Most of my friends relate to how busy their daily schedules are juggling tasks. I discuss this frequently with my female military peers serving as officers/enlisted service members, daughters, wives, mothers, friends, church members, and social attendees, with many also having civilian careers. It shouldn’t be astonishing that we feel overwhelmed much of the time – especially given the fact that women view themselves as caretakers.
Sometimes we place others’ needs in front of our own. We can relate as mothers staying up all night with a sick child, getting up early to begin our daily adventures all over again without stopping until late that evening, regardless of “how we feel.”
Sometimes our priorities are misplaced, resulting in disproportionate attention to our physical, mental and spiritual wellbeing. Things get off kilter and we lose our ability to cope. “Coping” is defined as “the thoughts and behaviors mobilized to manage internal and external stressful situations.”
It is during this unbalanced state that we see such diagnoses as depression, anxiety, and even suicidal ideations creep into existence. Unfortunately, these diagnoses do not discriminate and may present regardless of age, race, gender, or ethnicity.
The COVID pandemic brought a prodigious number of suicides. These same increases in numbers have also been seen in the military community.
There is no single cause to suicide. It most often occurs when stressors exceed current coping abilities of someone suffering from a mental health condition. Depression is the most common condition associated with suicide, and it often goes undiagnosed or untreated.
Many factors contribute to suicide. Turmoil in relationships is the leading cause. Recent situational crises can bestow chaos also. Individuals may be experiencing alcohol or substance use or abuse. Physical health challenges can amplify the situation. Job or financial affairs may seem hopeless. Legal or criminal problems can result in associated despondency.
It has been noted by the Surgeon General of the United States that “Suicide is our most preventable form of death.” People may exhibit warning signs, indicating thoughts of suicide simply by words they say during conversation such as “feeling hopeless,” “having no reason to live,” “feeling trapped” or being a “burden to others.”
Unusual behaviors may signal suicidal risk – isolating themselves, giving away possessions, saying goodbye to loved ones or increasing use of alcohol or drugs are all red flags. People who are considering suicide often display depression, anxiety, loss of interest, irritability, shame, anger or relief and even sudden improvement.
The single most important thing we can do if we have reason to believe that a person is considering committing suicide is to ask the question. It is unfounded that asking the question about suicide will result in the individual taking his or her life. Additionally, the person being asked is more likely to feel relief and talk more freely in conversation.
Not asking the question is more likely to have dire consequences. Ensure that you talk to the person in a private place and allow yourself time to listen attentively. More importantly, remember that how you ask the question is less important than finding the strength and care to ask.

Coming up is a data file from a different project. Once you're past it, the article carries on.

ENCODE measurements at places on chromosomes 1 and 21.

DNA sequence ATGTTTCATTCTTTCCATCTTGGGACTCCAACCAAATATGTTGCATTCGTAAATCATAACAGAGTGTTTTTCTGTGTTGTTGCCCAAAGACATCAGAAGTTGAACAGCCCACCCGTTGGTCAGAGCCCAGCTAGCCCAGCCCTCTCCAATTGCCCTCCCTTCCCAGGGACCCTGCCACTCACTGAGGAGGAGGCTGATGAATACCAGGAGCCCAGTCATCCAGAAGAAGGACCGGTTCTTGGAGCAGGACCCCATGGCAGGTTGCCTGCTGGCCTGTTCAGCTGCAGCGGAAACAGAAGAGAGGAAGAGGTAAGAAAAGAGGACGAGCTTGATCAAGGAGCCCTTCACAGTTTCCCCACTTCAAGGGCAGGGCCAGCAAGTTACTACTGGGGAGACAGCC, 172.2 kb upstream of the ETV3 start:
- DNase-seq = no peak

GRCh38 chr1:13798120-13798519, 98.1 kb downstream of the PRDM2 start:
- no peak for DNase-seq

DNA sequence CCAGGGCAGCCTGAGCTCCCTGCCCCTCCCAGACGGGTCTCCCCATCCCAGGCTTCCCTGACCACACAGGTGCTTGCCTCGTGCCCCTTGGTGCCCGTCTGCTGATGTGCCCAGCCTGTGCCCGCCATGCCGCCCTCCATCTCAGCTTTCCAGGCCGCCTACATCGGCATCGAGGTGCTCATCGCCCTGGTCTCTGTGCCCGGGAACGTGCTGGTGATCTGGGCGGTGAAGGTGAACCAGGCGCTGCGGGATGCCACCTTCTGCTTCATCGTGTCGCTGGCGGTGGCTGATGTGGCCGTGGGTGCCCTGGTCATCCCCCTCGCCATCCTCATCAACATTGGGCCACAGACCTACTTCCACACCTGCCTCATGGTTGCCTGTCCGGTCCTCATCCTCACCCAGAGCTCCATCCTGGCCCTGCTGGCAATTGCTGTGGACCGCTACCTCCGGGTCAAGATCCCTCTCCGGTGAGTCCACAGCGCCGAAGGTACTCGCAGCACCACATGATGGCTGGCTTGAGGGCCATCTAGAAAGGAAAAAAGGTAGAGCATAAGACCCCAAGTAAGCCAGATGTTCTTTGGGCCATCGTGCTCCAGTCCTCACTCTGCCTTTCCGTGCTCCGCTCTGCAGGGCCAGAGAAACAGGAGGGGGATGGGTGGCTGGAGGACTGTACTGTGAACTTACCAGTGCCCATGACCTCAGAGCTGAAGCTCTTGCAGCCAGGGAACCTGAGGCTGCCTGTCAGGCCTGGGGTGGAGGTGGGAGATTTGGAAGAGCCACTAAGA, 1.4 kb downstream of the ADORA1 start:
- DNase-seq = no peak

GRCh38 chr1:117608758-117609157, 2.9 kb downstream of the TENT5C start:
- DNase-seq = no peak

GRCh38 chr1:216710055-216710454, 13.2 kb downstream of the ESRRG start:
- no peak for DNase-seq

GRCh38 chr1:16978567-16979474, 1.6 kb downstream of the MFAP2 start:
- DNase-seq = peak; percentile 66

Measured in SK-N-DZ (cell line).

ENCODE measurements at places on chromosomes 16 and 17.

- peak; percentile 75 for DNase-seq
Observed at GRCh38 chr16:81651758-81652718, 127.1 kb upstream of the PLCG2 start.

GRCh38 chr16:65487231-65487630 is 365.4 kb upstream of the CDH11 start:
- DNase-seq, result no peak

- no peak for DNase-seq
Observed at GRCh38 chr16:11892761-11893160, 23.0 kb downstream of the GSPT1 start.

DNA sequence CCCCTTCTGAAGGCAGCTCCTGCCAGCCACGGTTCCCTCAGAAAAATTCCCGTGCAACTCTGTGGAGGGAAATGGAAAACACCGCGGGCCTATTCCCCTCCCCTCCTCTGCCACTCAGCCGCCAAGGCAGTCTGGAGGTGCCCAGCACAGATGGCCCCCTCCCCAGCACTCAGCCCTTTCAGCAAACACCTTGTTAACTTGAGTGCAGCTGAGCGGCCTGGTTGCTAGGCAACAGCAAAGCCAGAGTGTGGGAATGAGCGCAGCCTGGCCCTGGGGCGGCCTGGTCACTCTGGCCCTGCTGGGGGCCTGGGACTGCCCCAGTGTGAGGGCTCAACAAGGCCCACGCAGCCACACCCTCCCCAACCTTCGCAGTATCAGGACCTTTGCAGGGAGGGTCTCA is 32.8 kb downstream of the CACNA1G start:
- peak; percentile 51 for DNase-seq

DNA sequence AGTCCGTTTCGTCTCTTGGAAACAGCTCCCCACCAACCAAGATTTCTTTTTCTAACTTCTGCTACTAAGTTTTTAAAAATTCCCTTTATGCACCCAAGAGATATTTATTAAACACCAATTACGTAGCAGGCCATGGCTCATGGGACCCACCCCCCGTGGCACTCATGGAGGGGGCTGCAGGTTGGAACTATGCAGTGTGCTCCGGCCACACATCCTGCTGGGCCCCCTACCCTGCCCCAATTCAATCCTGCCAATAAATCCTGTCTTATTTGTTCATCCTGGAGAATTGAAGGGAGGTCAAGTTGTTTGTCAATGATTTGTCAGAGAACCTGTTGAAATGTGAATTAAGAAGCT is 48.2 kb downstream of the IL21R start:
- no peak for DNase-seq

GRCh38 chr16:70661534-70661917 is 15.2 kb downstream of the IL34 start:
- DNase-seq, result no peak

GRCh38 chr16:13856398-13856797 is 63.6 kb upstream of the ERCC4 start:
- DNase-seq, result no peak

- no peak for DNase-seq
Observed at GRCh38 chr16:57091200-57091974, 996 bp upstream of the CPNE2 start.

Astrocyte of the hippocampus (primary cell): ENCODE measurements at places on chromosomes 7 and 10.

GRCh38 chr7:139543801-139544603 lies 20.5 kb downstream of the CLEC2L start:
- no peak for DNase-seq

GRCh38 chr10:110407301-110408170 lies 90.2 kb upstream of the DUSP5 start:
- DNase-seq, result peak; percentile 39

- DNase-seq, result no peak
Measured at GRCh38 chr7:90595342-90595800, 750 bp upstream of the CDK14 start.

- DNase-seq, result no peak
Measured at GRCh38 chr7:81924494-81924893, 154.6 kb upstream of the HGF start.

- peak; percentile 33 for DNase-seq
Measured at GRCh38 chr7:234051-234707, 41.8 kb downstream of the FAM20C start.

I knew many years ago that the healthcare field was where I wanted my career to land. I find fulfillment in providing mental health care to veterans and first responders. Many of my duties are in the realm of nonprofit services. The spiritual aspect is an enormous aspect of my personal identity. It is ironic that after completing a testing assessment for a leadership database, it was concluded that my strongest spiritual gift is mercy.
Individuals with mercy are able to demonstrate true empathy. It allows them to understand such emotions as helplessness, isolation, fear and anger. This empowers a person to offer great hope of change to others. Mercy can be seen in the Biblical personality of John (Romans 12:6-8). The greatest strength is being interested in those who need loving care.
Having a heart for what others feel is a characteristic of the gift of mercy. These people find themselves attracted to those in emotional distress. They have a sense when someone is having difficulty. They hurt when the other person hurts. This individual will do everything within their power to end suffering. They are sensitive to criticism of a suffering person. They
draw strength from others and shut out people who are insincere.
We have all experienced difficult life circumstances. Connectedness is a major protective factor for suicide prevention.
Most suicidal people do not want to die. One small gesture to a person who is struggling may have a lifechanging impact. It may be as simple as a smile or kind word.
I can’t help but reflect on Tim McGraw’s country music song “Humble and Kind” – “When you get where you’re goin’, don’t forget, turn back around. Help the next one in line, always stay humble and kind.”
Dr. Sheri Biggs, a graduate of Samford University, has her Doctorate in advanced nursing practice and is certified in Psychiatric Mental Health and Family Practice. She is an Air Force Lieutenant Colonel/Flight Nurse and is at Joint Force Headquarters where she serves in the position of Deputy A-3, Operations for the MS Air National Guard. She provides mental health services to veterans in the long-term care setting and works closely with a nonprofit organization, WLS. Her focus with WhenLifeSucks.org is to meet the mental health needs of veterans of all ages, with special emphasis on suicide prevention.